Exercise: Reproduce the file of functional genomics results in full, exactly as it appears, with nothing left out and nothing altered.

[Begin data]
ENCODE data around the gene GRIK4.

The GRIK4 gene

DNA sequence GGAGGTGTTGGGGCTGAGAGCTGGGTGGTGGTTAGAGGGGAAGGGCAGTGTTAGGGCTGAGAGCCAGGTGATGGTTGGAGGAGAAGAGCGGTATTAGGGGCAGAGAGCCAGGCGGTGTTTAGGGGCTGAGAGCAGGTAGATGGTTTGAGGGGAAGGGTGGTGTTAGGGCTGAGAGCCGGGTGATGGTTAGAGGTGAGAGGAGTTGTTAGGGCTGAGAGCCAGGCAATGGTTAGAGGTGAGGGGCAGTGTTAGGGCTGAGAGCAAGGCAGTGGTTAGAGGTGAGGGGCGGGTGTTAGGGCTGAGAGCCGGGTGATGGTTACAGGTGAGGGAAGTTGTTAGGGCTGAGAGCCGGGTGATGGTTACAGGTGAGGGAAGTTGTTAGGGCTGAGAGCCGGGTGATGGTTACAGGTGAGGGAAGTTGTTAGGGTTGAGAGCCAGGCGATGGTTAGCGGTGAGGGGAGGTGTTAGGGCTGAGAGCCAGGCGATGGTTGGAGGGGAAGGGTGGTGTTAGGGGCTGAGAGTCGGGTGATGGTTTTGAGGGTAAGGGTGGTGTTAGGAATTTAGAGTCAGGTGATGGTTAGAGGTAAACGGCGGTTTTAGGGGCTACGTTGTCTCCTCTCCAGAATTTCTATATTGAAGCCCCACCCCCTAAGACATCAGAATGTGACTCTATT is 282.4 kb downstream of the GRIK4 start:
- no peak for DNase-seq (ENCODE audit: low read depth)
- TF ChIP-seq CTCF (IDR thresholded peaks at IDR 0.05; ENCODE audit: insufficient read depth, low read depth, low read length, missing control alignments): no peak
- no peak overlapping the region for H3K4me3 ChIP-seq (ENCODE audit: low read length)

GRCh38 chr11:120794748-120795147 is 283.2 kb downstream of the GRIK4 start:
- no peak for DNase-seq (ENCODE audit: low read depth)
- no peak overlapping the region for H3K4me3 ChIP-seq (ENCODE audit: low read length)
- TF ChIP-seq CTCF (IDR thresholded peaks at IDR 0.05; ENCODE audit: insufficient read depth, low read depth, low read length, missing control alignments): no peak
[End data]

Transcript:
ENCODE data around the gene GRIK4.

The GRIK4 gene

DNA sequence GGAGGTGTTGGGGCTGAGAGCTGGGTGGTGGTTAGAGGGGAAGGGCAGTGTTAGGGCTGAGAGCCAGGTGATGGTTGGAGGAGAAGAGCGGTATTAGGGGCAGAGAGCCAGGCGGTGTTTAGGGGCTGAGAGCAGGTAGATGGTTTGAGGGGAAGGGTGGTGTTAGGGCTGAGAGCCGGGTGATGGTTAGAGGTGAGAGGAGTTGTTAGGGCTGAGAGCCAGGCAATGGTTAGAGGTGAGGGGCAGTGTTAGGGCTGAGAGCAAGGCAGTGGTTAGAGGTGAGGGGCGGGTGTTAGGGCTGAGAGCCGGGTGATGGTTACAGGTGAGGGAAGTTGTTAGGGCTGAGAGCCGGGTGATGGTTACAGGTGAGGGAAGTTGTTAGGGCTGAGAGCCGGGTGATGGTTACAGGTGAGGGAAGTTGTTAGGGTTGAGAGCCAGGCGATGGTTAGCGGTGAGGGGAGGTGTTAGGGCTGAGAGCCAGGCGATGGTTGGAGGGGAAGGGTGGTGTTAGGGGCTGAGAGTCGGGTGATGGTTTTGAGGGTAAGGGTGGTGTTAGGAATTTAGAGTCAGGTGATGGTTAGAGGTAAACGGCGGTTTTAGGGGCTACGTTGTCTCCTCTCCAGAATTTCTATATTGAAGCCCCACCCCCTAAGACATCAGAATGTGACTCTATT is 282.4 kb downstream of the GRIK4 start:
- no peak for DNase-seq (ENCODE audit: low read depth)
- TF ChIP-seq CTCF (IDR thresholded peaks at IDR 0.05; ENCODE audit: insufficient read depth, low read depth, low read length, missing control alignments): no peak
- no peak overlapping the region for H3K4me3 ChIP-seq (ENCODE audit: low read length)

GRCh38 chr11:120794748-120795147 is 283.2 kb downstream of the GRIK4 start:
- no peak for DNase-seq (ENCODE audit: low read depth)
- no peak overlapping the region for H3K4me3 ChIP-seq (ENCODE audit: low read length)
- TF ChIP-seq CTCF (IDR thresholded peaks at IDR 0.05; ENCODE audit: insufficient read depth, low read depth, low read length, missing control alignments): no peak